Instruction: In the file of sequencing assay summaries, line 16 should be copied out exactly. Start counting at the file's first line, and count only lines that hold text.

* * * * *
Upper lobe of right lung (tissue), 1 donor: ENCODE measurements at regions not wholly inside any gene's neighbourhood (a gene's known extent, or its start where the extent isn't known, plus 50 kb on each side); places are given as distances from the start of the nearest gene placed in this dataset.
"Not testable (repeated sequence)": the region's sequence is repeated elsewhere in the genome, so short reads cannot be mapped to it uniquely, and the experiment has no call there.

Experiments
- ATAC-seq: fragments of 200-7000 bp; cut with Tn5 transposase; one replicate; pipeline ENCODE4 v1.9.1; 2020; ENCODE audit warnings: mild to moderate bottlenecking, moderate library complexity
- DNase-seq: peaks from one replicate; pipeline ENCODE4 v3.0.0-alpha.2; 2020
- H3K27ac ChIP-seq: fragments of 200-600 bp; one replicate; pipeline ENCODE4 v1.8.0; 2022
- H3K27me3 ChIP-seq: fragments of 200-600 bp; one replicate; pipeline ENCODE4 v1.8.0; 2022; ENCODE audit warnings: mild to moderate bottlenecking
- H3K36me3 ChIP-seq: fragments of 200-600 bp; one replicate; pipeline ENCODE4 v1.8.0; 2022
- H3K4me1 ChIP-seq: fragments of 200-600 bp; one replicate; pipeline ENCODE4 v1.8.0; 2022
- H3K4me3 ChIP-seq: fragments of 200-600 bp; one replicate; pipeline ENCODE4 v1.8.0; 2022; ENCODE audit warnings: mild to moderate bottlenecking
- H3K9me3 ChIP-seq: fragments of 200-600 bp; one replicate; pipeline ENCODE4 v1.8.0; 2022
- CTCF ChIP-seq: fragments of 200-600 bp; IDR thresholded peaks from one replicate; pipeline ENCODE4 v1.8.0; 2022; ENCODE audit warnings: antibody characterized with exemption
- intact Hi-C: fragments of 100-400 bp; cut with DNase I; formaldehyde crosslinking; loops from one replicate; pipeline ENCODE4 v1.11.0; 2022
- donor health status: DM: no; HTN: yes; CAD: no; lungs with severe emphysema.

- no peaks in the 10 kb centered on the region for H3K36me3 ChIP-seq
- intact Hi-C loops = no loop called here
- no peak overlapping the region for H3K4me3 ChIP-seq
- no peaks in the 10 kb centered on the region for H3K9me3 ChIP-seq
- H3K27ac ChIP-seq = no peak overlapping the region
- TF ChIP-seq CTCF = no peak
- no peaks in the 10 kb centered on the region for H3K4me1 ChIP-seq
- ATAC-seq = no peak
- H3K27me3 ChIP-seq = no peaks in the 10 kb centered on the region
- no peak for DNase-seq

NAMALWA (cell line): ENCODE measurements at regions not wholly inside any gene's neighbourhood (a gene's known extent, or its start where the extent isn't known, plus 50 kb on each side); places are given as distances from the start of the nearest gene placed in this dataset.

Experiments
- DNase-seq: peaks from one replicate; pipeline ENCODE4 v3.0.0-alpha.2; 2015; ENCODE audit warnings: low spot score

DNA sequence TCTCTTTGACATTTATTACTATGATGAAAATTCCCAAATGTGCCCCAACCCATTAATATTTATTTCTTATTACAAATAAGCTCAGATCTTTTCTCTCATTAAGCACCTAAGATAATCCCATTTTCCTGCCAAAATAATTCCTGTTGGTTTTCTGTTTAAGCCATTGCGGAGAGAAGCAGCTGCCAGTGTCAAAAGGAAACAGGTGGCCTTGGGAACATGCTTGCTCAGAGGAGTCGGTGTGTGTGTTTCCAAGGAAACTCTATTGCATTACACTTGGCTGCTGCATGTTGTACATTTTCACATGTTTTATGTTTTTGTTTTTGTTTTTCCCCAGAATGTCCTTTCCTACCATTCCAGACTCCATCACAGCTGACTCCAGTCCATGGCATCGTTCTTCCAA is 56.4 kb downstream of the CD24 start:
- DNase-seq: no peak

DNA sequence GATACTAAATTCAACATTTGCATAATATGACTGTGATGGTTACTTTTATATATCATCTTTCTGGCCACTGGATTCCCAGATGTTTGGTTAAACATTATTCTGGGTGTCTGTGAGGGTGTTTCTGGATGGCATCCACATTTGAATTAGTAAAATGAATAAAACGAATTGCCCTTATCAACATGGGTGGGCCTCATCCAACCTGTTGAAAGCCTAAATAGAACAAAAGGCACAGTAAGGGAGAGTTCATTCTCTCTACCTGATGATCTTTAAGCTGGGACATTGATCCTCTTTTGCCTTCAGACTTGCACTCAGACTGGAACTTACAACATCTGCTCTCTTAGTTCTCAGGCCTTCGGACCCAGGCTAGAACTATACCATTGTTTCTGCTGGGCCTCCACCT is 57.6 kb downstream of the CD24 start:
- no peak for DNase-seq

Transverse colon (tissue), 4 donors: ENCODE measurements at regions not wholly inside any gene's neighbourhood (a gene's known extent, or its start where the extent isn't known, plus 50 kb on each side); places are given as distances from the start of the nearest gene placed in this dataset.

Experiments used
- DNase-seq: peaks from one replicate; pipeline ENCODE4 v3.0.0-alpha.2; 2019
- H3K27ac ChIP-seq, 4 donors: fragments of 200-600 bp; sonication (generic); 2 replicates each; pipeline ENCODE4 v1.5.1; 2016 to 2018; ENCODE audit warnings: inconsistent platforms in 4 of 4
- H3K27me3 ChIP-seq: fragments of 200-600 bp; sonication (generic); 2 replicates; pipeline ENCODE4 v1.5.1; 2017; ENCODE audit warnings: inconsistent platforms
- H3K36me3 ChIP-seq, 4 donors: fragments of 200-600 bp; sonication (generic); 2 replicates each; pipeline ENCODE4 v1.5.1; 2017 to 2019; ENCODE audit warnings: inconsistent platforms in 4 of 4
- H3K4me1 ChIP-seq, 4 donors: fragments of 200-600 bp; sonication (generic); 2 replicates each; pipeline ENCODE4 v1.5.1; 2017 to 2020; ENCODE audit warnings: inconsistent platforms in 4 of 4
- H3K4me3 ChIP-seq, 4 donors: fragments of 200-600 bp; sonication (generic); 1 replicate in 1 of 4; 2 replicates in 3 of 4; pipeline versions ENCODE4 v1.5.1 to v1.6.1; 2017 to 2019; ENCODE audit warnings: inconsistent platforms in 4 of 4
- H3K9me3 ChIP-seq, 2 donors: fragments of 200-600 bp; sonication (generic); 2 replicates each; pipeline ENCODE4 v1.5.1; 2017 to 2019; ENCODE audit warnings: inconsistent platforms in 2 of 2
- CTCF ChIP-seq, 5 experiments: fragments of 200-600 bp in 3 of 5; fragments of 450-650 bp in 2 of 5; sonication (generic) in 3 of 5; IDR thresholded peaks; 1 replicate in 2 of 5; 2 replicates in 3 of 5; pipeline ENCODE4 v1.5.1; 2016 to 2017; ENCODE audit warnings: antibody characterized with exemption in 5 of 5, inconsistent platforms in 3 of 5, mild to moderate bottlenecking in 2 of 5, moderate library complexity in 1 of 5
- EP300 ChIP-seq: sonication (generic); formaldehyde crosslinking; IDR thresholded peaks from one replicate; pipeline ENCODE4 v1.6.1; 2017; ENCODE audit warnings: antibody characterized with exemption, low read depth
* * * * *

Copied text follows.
- intact Hi-C loops = no loop called here